Contact bloggers, using a target list, send a personalized message, and propose one thing, and tell why their readers might be interested, and suggest they add a link to your site, or offer to write an article for them, or hold a contest, offer a giveaway, offer discounts for their readers, offer discounts for the bloggers
You could also try using forums to get links pointing to your site (or create your own forum!) Find all the niche forum boards, and answer messages whenever you can, don’t be spammy, but be an expert. Answer questions with a blog posts, provide suggestions with your store links. Again, even if little SEO value is there, it will provide you with traffic nonetheless.
Another strategy is to create infographics. Infographics are highly sharable content and likely to spread around the web quickly. Make sure the infographic links to your page, so that bloggers can share it with a link to your site, and make sure to add it to infographic directories themselves for extra coverage.
You may be interested in a more traditional PR campaign to get more links. Think of a story, pitch it to writers, and have them share and link to you. Many newspapers and magazines have advertorial content masked as editorial content. This is usually the most expensive option. Look to see past examples of that publication and whether or not they seem spammy because Google may recognize this and dismiss these links.
Typically you want to avoid buying links, as this is a shady practice. However there are a few instances where this is a little less shady. Keep in mind though, that buying links in any form is a risky endeavour and you won’t be able to really perceive what value that link is giving you unless you have the means to track it in an analytics platform. Here are some of the less shady ways to buy links:
High-quality Directories that are human reviewed
Local search distributions services/paying a PR company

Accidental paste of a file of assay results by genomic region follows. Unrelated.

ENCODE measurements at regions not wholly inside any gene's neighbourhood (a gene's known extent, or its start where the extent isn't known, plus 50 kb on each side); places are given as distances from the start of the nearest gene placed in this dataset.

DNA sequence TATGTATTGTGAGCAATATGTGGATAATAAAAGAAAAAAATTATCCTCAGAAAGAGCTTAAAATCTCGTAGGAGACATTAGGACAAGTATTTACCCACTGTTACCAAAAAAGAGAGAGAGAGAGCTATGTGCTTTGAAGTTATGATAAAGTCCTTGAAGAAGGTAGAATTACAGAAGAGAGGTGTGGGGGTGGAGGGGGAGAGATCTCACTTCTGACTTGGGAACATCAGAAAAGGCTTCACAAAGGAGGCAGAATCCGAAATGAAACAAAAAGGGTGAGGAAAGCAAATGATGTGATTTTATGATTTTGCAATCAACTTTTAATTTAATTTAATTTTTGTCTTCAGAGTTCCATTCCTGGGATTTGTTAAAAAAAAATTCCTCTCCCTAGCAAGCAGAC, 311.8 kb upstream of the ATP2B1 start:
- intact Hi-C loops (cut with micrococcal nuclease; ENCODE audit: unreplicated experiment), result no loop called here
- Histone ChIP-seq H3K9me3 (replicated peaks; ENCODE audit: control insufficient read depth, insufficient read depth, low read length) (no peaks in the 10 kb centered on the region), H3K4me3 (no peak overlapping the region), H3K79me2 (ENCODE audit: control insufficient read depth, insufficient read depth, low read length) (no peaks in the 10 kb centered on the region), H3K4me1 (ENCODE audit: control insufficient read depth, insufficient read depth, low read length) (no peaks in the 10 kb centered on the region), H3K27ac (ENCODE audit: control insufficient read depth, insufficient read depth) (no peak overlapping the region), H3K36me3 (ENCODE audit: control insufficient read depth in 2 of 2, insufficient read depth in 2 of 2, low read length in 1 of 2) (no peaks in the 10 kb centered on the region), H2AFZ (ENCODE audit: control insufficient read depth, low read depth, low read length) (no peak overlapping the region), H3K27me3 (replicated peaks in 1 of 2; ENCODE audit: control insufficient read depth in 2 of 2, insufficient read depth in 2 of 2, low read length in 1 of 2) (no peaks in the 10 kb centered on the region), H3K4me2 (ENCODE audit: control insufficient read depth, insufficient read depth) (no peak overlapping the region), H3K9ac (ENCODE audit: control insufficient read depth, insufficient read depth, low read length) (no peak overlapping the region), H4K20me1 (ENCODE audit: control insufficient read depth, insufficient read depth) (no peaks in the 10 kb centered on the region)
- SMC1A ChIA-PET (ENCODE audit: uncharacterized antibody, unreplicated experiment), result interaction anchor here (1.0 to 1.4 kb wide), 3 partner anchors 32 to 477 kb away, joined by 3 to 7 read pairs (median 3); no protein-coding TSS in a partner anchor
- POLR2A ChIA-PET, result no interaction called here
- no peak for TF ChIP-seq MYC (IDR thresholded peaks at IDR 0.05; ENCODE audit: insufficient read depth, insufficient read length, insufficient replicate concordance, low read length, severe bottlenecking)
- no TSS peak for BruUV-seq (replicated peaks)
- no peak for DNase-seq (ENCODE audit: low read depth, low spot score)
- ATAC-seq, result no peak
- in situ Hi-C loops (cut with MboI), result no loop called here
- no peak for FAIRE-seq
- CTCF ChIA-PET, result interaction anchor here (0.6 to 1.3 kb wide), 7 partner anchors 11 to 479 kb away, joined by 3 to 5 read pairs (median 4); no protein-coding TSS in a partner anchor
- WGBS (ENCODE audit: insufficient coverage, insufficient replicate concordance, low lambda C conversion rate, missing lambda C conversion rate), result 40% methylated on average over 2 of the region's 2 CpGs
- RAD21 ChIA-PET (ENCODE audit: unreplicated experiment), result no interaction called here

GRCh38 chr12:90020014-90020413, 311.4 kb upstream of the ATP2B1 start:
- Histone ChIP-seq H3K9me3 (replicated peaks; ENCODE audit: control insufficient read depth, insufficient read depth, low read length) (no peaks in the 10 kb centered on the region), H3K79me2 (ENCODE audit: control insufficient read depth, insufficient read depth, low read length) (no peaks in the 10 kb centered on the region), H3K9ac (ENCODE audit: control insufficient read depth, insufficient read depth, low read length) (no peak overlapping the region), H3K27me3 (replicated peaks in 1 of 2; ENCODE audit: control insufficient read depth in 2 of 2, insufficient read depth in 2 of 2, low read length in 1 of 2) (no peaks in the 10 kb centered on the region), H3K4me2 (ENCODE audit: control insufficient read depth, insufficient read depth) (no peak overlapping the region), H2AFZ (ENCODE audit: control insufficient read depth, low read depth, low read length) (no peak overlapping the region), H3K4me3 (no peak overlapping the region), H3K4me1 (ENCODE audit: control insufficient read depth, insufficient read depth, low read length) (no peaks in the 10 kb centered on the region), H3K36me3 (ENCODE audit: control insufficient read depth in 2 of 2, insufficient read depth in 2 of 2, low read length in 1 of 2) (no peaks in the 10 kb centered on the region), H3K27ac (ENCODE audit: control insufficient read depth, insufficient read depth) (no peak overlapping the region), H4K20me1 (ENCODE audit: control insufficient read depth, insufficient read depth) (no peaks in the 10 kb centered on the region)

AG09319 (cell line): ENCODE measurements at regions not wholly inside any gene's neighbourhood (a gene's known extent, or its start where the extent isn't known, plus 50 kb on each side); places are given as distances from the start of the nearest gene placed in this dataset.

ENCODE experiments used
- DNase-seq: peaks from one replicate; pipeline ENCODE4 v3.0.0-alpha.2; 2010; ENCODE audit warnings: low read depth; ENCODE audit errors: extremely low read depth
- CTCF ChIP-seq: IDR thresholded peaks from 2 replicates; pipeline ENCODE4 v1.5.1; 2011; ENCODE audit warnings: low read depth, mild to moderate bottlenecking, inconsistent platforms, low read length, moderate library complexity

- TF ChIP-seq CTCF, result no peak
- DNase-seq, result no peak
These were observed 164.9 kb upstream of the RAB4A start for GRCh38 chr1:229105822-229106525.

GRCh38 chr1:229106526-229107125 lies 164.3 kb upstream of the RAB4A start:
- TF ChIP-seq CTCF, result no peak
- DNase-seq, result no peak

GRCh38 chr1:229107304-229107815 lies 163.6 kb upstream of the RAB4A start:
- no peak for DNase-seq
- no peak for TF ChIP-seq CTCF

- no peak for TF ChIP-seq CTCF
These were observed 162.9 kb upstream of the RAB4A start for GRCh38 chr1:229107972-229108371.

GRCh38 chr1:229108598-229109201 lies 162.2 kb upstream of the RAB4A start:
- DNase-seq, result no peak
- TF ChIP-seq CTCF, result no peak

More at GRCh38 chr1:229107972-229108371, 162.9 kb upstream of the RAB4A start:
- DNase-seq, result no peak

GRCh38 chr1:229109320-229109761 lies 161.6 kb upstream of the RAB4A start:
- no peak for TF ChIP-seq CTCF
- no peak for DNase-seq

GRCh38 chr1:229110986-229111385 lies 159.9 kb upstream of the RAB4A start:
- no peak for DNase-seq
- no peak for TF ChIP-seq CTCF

Indirectly paying for sponsored content by a blogger
How to evaluate and analyze your link strategy:
You should always analyze links coming to your site so that you can see how you can improve them. Just like your sales strategy, your SEO strategy should be focused on two things: traffic and conversion/quality. So when analyzing your linking strategy you need to focus on two things: The number of incoming links and their quality. You are constantly analyzing how to improve upon these two things. You can also apply this same approach to your competitor’s links to find weaknesses in their strategy so that you can apply efforts in those areas and see even more results.
Remember to keep these questions in mind when doing a link analysis between you and your competitor:
How many links are pointing to your site? Who has more links?
Sites overall value (Domain authority)?
How are your anchor text keywords versus your competitors (Anchor Text)? Who has better keyword links?
What kind of sites are your links coming from versus your competitors (inbound links)? Where can you get links to your own site?
Look at the highest value inbound links of your competitors and focus on those first.
Remember: More links than them, Better keywords than them, Better quality link sources than them.
WOW YOU MADE IT! This is the end of our article. Interested in learning more about SEO? Comment below any questions you have, and also let us know if you want to see more articles like this!
Marceil Design is an online digital marketing agency for small business owners and entrepreneurs. We are based in beautiful Vancouver, BC – but available world-wide for your design, advertising, and marketing needs. You can contact us at firstname.lastname@example.org if you want to know more about our services and how we can help launch or grow your business.